This project explored the use of digital annotation for analysing historical maps, specifically a corpus of maps produced in 16th century Mexico as part of the Relaciones Geográficas de Nueva España. We delivered a series of Citizen Science mappathons, where 30 scholars were trained in the use of Recogito and annotated a total of twenty maps. Going forward, there is a great deal of potential to expand this dataset and to explore alternative methods of analysis.
PI: Deborah Sutton (Pelagios Small Grants)
This project identified a range of high quality digitised maps of the Indian subcontinent. Six maps were selected for annotation, published between 1714 and 1894 and containing English, Dutch, French translations of Indian toponyms. Exploration of the completed dataset has the potential to trace continuities and discontinuities in the assignment of place-names and to gather clues about the transliteration of place-names.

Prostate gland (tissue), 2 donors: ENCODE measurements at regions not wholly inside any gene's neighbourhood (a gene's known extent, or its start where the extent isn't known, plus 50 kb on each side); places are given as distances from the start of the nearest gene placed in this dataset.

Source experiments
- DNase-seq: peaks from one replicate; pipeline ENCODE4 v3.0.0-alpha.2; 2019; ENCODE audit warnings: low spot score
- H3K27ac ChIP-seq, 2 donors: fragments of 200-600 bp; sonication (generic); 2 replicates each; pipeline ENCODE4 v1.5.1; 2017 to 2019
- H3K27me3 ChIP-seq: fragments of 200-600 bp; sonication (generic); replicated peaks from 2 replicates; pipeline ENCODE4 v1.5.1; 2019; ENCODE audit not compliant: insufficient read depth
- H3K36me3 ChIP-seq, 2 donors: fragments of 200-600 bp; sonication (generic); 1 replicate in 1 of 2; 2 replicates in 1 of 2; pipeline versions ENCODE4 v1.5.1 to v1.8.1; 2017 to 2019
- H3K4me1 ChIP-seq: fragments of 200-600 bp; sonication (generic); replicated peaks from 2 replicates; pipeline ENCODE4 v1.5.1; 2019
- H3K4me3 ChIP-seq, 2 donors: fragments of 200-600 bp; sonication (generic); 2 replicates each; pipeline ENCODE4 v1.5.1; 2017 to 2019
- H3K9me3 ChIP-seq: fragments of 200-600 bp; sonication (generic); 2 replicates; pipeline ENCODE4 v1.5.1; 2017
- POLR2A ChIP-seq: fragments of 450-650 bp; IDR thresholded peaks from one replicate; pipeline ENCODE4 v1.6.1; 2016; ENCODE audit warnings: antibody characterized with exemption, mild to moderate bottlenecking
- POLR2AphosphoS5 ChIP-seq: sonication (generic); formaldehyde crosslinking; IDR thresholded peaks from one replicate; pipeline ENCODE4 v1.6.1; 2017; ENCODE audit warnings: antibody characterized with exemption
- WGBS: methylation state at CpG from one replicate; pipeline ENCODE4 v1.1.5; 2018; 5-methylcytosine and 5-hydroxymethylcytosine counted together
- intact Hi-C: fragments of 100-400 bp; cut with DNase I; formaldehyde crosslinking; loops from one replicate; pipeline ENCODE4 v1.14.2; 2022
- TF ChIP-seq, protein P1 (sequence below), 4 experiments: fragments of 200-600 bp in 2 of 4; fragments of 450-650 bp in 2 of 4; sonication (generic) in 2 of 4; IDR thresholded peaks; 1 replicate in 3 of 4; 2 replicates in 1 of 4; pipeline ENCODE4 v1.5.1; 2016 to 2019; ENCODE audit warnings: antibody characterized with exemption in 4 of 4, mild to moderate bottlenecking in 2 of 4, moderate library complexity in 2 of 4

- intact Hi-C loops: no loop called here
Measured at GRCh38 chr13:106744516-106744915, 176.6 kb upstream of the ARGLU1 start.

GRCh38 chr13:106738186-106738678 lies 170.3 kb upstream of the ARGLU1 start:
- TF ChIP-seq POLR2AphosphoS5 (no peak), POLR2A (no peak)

PI: Raquel Liceras Garrido (History Department, University of Lancaster)
For this project, Raquel Liceras Garrido and Katherine Bellamy created a series of three ESRI StoryMaps, combining interactive texts, images and maps in a series of online interactive learning resources on the history, archaeology and geography of the Postclassic and Colonial period of Central Mexico, beginning in the 14th through to the mid-16th century. These resources look at the History of Mexico, Tracing Toponymy (exploring the nature of historic place-names) and Depicting Geographies (discussing methods of depicting space and place).